- intensify awareness of the S&T partnerships between the two countries;
- increase the joint ventures between our countries;
- establish a platform to expand and deepen bilateral science, technology and innovation cooperation;
- popularise science and technology among the young people of German and South Africa;
- Increase publicity of South Africa and Germany as key locations of innovation among strong research-based companies in both countries.
Social innovation or innovation for development is a key component of our collaboration. Projects such as the Communal Water House of the Ikwezi local community in the Eastern Cape, intended to support management of water resources, is one such example.
Another is Inkaba ye Africa, Biota South, science for sustainability, advanced manufacturing and laser technologies.
Minister Schavan, I would like to thank you for partnering with countries in Africa in establishing the Southern African Science Service Centre for Climate Change and Adaptive Land Management (SASSCAL). This joint initiative of Germany, Angola, Botswana, Namibia, South Africa, and Zambia will assist in the regional work that is ongoing towards addressing the challenge of climate change.
SASSCAL’s overall goal is to strengthen regional scientific capacity to help to mitigate the effects of climate change. The initiative focuses on key areas like water, forestry, agriculture and biodiversity, and its main thrusts are research capacity development, and regional advisory and information services.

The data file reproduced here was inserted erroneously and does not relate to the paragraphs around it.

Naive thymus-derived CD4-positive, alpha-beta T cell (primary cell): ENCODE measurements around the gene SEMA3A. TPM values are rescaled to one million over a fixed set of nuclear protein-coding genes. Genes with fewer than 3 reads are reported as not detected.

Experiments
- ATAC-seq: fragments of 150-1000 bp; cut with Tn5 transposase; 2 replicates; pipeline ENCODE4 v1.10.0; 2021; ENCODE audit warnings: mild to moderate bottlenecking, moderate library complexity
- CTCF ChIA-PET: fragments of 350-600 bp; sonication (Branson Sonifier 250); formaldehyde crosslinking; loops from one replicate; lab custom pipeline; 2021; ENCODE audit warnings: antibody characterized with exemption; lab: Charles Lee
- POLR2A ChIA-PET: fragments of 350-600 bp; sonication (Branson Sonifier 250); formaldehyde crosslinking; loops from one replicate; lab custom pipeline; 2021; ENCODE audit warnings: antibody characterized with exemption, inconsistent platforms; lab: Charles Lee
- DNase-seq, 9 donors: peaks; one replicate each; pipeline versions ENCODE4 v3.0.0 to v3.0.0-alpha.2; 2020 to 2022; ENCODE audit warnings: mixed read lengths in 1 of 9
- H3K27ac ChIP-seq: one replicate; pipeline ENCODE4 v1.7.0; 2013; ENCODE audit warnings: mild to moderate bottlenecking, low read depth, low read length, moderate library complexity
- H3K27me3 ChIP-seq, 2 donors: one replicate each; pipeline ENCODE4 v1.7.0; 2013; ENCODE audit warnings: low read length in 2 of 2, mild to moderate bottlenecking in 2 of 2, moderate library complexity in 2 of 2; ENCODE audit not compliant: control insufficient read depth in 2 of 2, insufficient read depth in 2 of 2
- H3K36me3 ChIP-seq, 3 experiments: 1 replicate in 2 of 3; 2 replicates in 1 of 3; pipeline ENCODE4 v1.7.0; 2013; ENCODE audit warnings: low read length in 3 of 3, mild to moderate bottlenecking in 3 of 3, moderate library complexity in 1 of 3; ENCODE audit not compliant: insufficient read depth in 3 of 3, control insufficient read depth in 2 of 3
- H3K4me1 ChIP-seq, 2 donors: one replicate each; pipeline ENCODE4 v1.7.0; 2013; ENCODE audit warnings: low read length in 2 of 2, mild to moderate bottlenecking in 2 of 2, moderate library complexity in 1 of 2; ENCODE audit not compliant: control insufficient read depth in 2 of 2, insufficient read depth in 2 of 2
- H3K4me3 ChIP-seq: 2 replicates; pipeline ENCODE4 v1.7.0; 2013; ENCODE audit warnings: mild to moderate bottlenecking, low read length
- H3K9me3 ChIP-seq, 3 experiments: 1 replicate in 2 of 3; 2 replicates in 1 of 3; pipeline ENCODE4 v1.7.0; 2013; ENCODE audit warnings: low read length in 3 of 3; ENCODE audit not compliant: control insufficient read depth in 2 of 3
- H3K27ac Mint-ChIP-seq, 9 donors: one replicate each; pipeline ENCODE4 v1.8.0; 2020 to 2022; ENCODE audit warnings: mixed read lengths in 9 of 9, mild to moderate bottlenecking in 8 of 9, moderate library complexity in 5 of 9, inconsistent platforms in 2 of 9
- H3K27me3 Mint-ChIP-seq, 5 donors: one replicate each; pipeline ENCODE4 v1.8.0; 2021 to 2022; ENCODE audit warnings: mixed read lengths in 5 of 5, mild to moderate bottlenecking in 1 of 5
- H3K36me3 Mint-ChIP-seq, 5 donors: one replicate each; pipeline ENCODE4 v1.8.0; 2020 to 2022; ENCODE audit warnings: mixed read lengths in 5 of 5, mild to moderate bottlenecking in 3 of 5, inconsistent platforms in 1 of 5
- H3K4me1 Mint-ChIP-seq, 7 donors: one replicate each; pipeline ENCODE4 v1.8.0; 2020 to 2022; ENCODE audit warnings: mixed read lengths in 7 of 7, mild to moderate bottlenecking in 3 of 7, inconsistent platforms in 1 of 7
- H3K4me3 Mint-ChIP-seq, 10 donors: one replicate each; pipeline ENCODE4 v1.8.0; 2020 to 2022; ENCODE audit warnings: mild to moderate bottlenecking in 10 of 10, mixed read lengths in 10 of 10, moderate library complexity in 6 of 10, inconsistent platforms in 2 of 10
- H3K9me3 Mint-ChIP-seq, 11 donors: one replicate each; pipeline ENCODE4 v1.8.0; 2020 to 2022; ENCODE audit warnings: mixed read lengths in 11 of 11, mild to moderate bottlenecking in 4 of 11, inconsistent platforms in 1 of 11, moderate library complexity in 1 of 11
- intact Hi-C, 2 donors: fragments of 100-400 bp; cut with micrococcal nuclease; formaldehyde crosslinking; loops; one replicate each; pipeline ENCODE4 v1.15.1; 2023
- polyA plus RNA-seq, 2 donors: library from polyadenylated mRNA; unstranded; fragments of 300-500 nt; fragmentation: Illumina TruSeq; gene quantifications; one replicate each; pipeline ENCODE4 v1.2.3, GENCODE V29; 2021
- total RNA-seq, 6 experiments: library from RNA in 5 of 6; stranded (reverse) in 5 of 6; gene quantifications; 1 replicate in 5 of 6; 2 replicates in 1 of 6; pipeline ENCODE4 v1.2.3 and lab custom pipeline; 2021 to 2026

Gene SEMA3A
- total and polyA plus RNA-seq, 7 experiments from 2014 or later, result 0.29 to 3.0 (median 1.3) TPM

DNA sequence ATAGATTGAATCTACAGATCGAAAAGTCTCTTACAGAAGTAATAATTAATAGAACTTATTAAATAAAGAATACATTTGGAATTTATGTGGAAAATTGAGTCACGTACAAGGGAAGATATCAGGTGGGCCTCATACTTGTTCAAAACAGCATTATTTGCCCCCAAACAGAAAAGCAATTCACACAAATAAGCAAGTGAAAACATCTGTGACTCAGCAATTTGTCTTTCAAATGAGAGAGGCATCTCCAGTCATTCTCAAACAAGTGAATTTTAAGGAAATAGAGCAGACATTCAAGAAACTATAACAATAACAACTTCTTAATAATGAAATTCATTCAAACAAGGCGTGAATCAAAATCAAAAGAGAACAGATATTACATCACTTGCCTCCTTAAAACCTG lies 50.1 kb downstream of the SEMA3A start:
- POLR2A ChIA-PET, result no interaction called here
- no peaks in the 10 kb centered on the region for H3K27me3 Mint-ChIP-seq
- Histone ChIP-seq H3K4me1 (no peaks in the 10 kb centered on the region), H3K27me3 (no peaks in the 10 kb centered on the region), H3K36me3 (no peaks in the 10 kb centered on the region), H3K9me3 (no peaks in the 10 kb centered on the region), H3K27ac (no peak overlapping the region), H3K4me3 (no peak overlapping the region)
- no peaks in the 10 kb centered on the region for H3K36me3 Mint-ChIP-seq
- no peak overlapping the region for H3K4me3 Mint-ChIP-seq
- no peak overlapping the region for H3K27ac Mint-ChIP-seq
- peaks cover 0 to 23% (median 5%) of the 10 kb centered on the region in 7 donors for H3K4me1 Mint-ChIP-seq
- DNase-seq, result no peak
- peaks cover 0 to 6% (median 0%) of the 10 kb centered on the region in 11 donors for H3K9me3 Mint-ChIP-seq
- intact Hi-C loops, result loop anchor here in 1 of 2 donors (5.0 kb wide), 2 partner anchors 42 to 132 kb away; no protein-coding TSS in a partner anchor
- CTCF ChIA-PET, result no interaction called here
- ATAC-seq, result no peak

It gives me great pleasure to announce that the ministers responsible for science and technology in this partnership will sign a joint declaration in Windhoek on 18 April 2012.
I invite you to visit the exhibition over the next two days. It is intended to give you a better idea of the bilateral cooperation between Germany and South Africa, showcasing initiatives that cut across all the areas for the year of science.
There are a number of exciting presentations and lectures that form part of today’s programme and I urge you all to take full advantage of these.
Because astronomy is of its strategic importance to both our countries, the astronomy symposium, titled “Innovating the future, reaching for the stars” is a unique opportunity to deepen existing relations and create opportunities for the building of new linkages between the various stakeholders in our countries so that value can be added to our collaborations.
All these activities will set the scene for a series of informative events which are still to be hosted in South Africa and Germany throughout the year.
It is my sincere hope that the abundance of exciting activities will not only enhance your knowledge of South Africa’s science and technology initiatives, but will also gives you the opportunity to get an idea of our country’s rich cultural diversity and breathtaking natural splendour.
As a government, we place great value in forging mutually beneficial partnerships with other governments and institutions across the world.
Our collaboration with Germany is among our most valued partnerships, and we are firmly committed to ensure that it grows from strength to strength.
I thank you.
Department of Science and Technology
Tel: 012 843 6802
Cell: 082 566 0446
Issued by: Department of Science and Technology
16 Apr 2012